Mandatory death penalty questioned
The Barbados Government has appeared before the Costa Rica-based Inter-American Court of Human Rights (IACHR) over its failure to comply with a six-year binding order to abolish the mandatory death penalty.
Director of Public Prosecutions (DPP) Charles Leacock, QC, who was the lead representative for the Government via a video conference when the court held a compliance hearing last Thursday, said this country has to adhere to the order because it accepted the compulsory jurisdiction of the IACHR since June 4, 2000.
Leacock, who appeared in association with Solicitor General Jennifer Edwards, QC, told Barbados TODAY this afternoon that the court convened the sitting to determine the Government’s adherence to orders it made in 2007 and 2009 in the murder cases of three Barbadian men, Lennox Boyce, Jeffrey Joseph and Tyrone Cadogan, who turned to that tribunal after exhausting all other legal channels.
The IAHRC ruled in those cases that Barbados’ mandatory death penalty was contrary to the Organization of American States’ (OAS) Convention on Human Rights because it was cruel and inhumane and that Section 26 of the Constitution must be amended or repealed since that section protects the existing laws.
“Those decisions were given . . . Boyce and Joseph . . . by the Costa Rican court in 2007 and 2009 respectively. Now we are in 2015 and the court had asked periodically for updates by Barbados on our compliance with the order,” Leacock explained.
“Now, why Barbados has to comply with the order? On June 4, 2000 Barbados accepted the compulsory jurisdiction of the Inter-American Court which means that all of the rulings of that court are binding on Barbados and must be put into effect,” the DPP added.
Defence lawyers, Barbadian Andrew Pilgrim QC and Britain’s Saul Lehfreund, who were in Costa Rica for the hearing, questioned a number of issues regarding the death sentence. One issue was related to the meaning of a life sentence for death in the Barbadian context.
“That is one of the provisions of the (proposed) bill that if the mandatory death sentence is removed, the judge will now have a discretion to impose a life sentence, and, or further, there is a prison release board proposed which would then be able to provide for release of a prisoner after two-thirds of the time,” Leacock explained.
The other queries of Pilgrim and Lehfreund were whether Clause 2 of the Offences Against the Person Act only provides for the penalty of life imprisonment for murder, timelines for parliamentary action and implementation of the new legislation, whether the proposal for Section 26 of the Constitution was adequate and the reason for delay in complying with the court order.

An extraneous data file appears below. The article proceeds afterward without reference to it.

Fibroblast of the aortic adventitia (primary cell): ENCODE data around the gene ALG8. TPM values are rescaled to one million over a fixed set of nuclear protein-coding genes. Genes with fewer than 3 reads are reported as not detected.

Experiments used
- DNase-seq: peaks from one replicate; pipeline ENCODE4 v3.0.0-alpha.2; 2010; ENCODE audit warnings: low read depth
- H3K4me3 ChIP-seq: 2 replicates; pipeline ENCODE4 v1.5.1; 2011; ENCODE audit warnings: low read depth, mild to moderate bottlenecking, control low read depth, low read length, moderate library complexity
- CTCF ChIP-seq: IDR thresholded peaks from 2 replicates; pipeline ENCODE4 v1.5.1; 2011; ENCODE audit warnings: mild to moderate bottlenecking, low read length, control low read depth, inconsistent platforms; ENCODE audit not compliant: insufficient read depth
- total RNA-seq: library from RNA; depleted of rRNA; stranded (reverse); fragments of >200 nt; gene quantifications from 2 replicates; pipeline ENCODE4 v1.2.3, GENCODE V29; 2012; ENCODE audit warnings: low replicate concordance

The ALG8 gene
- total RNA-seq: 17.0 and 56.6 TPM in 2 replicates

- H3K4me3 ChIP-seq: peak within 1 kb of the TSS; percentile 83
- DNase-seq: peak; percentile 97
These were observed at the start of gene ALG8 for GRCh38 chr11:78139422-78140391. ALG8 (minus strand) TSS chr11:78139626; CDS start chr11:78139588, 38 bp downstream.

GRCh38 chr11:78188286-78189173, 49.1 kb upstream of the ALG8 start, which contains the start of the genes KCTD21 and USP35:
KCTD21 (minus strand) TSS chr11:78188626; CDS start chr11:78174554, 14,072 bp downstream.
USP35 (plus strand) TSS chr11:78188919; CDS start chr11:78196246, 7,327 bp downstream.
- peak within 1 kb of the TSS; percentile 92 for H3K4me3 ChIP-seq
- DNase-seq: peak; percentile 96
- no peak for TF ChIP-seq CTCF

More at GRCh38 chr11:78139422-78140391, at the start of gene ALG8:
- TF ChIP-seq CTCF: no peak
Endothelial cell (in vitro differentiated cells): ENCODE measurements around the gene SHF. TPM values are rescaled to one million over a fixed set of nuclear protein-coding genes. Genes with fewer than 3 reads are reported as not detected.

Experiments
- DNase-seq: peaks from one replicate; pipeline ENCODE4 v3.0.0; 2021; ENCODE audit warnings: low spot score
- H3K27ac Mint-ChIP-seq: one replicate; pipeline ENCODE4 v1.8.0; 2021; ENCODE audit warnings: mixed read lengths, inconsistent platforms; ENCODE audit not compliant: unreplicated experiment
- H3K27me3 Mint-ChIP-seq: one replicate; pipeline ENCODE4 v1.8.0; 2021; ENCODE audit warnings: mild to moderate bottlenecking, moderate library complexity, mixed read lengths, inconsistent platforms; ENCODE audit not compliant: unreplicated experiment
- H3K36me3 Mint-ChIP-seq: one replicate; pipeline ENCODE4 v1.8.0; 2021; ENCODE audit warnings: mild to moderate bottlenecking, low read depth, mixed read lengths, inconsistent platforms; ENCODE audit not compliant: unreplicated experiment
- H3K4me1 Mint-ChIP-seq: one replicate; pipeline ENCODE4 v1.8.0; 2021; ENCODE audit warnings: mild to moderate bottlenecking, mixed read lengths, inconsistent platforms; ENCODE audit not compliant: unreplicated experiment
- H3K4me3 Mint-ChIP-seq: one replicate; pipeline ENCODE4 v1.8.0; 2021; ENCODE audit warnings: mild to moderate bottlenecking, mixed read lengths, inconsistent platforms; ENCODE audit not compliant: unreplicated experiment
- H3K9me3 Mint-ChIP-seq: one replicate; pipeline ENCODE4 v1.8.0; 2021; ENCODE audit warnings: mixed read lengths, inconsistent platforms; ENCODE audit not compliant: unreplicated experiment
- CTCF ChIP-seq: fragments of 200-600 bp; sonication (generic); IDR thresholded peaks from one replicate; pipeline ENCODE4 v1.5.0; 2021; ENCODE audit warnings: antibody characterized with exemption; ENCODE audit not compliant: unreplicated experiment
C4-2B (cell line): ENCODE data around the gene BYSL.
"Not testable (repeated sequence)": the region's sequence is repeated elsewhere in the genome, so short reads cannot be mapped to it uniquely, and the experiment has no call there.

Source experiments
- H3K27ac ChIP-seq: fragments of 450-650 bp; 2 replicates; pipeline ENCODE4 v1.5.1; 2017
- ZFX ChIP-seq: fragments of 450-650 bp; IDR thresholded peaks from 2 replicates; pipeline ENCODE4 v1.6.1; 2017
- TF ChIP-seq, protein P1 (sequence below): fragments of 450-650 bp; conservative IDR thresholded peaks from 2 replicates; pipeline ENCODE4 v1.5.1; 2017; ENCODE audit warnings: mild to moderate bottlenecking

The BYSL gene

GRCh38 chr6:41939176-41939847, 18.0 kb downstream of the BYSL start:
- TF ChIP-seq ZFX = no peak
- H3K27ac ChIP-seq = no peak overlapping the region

While the Costa Rica-based court called Barbados to account for the long delay in honouring its ruling, the Inter-American Commission on Human Rights (IACHR), which was also represented at the hearing, expressed frustration that despite assurances from Government, no action had been taken for six years.
Part of the DPP’s answer was that if the legislation was passed, the judge could impose a death sentence after fully considering the sentencing guidelines. “If a man is convicted of murder, if this legislation is passed, the judge can say the death penalty is not merited on these facts and could give you 15 years, just like what we normally give you for life imprisonment,” he further explained.
Leacock was unable to give the court any assurances as to when Parliament would debate the legislation except to say that sittings were scheduled to resume on October 10 and the bills would be looked at some time after that.
He also said that Section 26 of the Constitution had serious implications for governance in Barbados and must be dealt with carefully.
“However, the amendment as proposed in the Constitutional Amendment Bill seeks to add flexibility to the existing realities and also allow the Attorney General, within five years of the passage of the amendment, to bring such specific legislation to address any particular issue like corporal punishment or anything like that,” he said.
The Solicitor General explained that the delay in complying with the court order was due to the fact that Barbados was seeking to address all of the issues for compliance in a holistic manner, because it had to pass several pieces of legislation as the bills provided for.
She said, however, that on hindsight Barbados should have first passed the Offences Against the Person Bill 2014 which deals with the mandatory death penalty.